Last Chance to see Herkenrode Abbey Glass at Lichfield Cathedral for Five Years

Fig. 1. The Lady Chapel windows © The Dean & Chapter of Lichfield cathedral.

Fig. 1. The Lady Chapel windows © The Dean & Chapter of Lichfield cathedral.

Fig. 2. Detail of a cherub © The Dean & Chapter of Lichfield cathedral.

Fig. 2. Detail of a cherub © The Dean & Chapter of Lichfield cathedral.

The Dean and Chapter of Lichfield Cathedral (Staffordshire) are organising special events for members of the public to catch a last glimpse of its internationally important 16th-century stained glass from the Belgian Abbey of Herkenrode, before the windows are removed for up to five years while essential repairs to the stonework which supports and surrounds them takes place. [Fig.1]

The events include special guided tours of the glass during the week 22–26 June at 1.00pm and 7.00pm daily (except 23 and 24 June when there are no 7.00pm tours), and a study morning led by the CVMA’s conservation advisor, Keith Barley, on Saturday 27 June. Tickets for these events are available from the Lichfield Cathedral Shop, at 9, The Close, Lichfield, or by calling 01543 306150. For other details, including booking fees, see the Lichfield Cathedral website.

The glass was made between 1532 and 1539 for the Cistercian Nunnery, founded in 1132, at Herkenrode in Flanders, now part of modern Belgium. It is thought that the glaziers worked to designs produced in the Antwerp workshop of the artist Pierre Coecke (1502–1550). [Fig.2]

The glass was brought to England in 1802 by Sir Brooke Boothby after Napoleon had suppressed religious houses in his domains. It was purchased by the Lichfield Chapter to replace the stained glass destroyed during the English Civil War.

Michael Wood, the well-known broadcaster and historian, and his wife Rebecca Dobbs, are shooting a ten-minute DVD which tells the story of the glass, including its origins in Flanders and its installation in the Cathedral, as well as the complexities of its restoration.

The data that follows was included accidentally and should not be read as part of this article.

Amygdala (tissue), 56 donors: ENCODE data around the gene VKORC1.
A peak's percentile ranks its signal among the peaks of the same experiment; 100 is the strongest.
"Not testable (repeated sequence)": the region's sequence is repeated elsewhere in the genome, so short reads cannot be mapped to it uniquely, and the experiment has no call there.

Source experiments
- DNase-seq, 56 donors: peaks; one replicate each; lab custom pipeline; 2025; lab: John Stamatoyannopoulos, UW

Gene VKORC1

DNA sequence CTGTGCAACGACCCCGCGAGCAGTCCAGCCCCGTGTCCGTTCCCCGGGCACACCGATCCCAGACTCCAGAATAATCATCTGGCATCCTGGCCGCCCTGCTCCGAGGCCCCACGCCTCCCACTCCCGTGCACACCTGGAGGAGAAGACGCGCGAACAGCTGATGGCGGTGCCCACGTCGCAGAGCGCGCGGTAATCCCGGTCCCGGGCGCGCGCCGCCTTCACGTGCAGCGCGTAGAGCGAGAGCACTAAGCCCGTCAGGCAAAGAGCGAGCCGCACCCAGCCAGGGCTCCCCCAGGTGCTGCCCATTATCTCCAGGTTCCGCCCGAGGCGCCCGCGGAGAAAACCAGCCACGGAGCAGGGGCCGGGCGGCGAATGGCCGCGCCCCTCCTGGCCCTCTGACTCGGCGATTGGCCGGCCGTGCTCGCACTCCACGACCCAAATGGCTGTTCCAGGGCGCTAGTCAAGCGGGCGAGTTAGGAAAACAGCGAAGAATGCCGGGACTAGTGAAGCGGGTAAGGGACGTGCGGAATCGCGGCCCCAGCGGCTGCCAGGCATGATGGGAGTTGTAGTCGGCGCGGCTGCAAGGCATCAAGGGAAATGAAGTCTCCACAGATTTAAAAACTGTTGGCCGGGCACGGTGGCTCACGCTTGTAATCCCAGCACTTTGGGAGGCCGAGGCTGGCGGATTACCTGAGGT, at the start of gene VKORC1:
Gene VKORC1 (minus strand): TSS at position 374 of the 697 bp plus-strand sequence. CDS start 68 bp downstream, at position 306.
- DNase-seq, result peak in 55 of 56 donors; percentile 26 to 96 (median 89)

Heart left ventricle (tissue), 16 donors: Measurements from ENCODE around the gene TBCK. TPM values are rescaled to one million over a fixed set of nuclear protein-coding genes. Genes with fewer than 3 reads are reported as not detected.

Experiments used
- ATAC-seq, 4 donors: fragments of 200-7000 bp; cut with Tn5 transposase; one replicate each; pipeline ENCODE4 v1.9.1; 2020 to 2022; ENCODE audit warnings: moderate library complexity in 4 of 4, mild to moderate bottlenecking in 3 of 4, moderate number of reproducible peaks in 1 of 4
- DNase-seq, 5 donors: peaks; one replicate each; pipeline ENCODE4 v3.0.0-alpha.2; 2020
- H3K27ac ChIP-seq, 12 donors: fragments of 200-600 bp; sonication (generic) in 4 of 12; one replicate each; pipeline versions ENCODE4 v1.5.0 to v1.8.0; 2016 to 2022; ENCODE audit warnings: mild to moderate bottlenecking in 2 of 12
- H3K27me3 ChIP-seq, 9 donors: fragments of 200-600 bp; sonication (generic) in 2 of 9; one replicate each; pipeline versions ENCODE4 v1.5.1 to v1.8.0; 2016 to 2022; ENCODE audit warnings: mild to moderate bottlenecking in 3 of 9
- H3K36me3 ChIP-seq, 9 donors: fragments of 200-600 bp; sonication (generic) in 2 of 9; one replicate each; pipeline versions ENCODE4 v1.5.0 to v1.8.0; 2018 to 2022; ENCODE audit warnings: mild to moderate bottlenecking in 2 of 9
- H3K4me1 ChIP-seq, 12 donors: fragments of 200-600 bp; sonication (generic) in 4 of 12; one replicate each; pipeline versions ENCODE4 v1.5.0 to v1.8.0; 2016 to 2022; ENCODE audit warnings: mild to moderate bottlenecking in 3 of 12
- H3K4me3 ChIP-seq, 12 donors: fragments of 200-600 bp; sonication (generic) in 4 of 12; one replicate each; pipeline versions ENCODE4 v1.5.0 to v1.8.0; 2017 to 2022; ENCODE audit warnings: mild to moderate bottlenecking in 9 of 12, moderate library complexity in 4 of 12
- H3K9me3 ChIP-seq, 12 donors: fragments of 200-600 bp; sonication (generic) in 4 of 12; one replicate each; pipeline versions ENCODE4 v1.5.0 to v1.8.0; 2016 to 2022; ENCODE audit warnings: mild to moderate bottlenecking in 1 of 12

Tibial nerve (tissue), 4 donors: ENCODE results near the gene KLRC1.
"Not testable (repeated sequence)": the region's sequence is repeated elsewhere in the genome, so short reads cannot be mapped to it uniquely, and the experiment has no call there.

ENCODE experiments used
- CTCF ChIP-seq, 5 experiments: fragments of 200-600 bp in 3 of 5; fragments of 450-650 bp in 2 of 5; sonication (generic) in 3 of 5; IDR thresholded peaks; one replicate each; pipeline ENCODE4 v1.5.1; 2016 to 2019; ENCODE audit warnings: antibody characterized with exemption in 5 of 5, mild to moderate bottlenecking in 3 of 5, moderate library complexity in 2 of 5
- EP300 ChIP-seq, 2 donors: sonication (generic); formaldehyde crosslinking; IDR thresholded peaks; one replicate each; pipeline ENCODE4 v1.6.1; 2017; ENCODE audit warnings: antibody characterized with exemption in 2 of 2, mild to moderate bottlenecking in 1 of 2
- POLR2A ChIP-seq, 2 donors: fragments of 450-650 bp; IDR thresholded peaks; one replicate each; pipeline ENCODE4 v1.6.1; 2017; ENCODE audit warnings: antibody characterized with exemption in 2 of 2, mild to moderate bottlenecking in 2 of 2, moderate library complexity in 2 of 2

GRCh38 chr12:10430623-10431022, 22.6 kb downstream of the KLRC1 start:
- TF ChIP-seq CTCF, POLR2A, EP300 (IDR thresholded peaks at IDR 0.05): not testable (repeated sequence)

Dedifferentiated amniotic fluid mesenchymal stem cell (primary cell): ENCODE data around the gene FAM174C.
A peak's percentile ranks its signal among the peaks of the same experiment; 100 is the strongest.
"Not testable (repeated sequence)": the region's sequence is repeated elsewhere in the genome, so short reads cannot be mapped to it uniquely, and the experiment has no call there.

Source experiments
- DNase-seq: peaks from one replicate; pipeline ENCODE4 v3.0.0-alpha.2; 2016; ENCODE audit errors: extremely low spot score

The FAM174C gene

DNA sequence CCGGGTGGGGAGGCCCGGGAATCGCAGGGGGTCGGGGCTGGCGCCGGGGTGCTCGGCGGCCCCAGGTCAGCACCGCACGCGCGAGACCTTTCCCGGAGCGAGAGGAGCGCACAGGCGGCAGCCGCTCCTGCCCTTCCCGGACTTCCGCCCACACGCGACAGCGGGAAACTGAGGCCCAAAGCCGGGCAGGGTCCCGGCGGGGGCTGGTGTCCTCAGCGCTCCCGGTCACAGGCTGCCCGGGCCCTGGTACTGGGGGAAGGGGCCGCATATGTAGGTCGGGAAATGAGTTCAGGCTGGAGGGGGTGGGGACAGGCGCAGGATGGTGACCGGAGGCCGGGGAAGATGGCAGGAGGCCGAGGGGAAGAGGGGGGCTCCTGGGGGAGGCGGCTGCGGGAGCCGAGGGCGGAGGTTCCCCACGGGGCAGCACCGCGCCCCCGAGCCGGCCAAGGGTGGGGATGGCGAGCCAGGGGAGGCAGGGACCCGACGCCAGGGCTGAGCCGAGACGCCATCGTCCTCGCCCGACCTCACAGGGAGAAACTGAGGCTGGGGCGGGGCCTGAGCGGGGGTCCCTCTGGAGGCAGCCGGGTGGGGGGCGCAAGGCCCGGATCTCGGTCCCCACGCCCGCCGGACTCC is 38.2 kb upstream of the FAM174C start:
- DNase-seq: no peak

Further Reading

•Yvette Vandem Bemden ‘The 16th-Century Stained Glass from the Former Abbey of Herkenrode in Lichfield Cathedral’, The Journal of Stained Glass, Vol. XXXII, 2008, pp. 49–90.
•Yvette Vandem Bemden and Jill Kerr with a contribution from Carmelia Opsomer, ‘The Sixteenth-Century Glass from Herkenrode Abbey (Belgium) in Lichfield Cathedral’, Archaeologia, CVIII, 1986, pp. 189–226.

Name that Roundel!

This month’s puzzle shows a shipwrecked warrior lying on a beach while a young woman reaches over him. [Fig.1]

Fig. 1. Name that Roundel!

Fig. 1. Name that Roundel!

The roundel belongs to Lincoln College, Oxford. It was given to the college by Sir Walter Oakeshott (1903 –1987), Headmaster of Winchester College between 1946 and 1954, and Rector of Lincoln College from 1954–1972. While at Winchester, Sir Walter supervised the recovery of some of the surviving panels of the college chapel’s original medieval stained glass which had been dispersed in the 19th century, and organised their refitting in the windows of Thurbern’s chantry by the stained glass restorer Dennis King. According to an article contributed by Sir Walter to the Lincoln College Record for 1965–66, this month’s mystery roundel was conserved with the help of Dennis King.

The late Dr William Cole, an expert on roundels, described the subject as ‘unidentified’ in his CVMA [GB] Catalogue of Netherlandish and North European Roundels in Britain, 1993, p. 198.

The panel has been attributed to the circle of the Psuedo-Ortkens workshop in the southern Low Countries and dated to c.1535 by the Dutch stained glass historian, Dr C.J. Berserik.

Roundels of this period depicted a range of subjects, including stories from the Old and New Testaments, the lives of saints, and tales from ancient history and classical literature, such as Homer’s Odyssey.

The solution to this month’s puzzle is contributed by Dr Paul Taylor of the Warburg Institute in London. His explanation can be found at the foot of the Books section.

If any reader has any comments or queries about this, and other panels in the series, please write to:

Vidimus is grateful to Mr Andrew Mussell, the Archivist of Lincoln College, for his help with this item.

For more images of the glass see the CVMA Picture Archive.

Exclusive Offers on CVMA volumes

Fig. 1. The Medieval Stained Glass of Lancashire.

Fig. 1. The Medieval Stained Glass of Lancashire.

There is still time to buy Penny Hebgin-Barnes’s superb study of The Medieval Stained Glass of Lancashire, at an unrepeatable 40% discount before this special offer closes on 31 July. [Fig. 1] To find out more about this book don’t miss our in-depth interview with Penny in last month’s Features section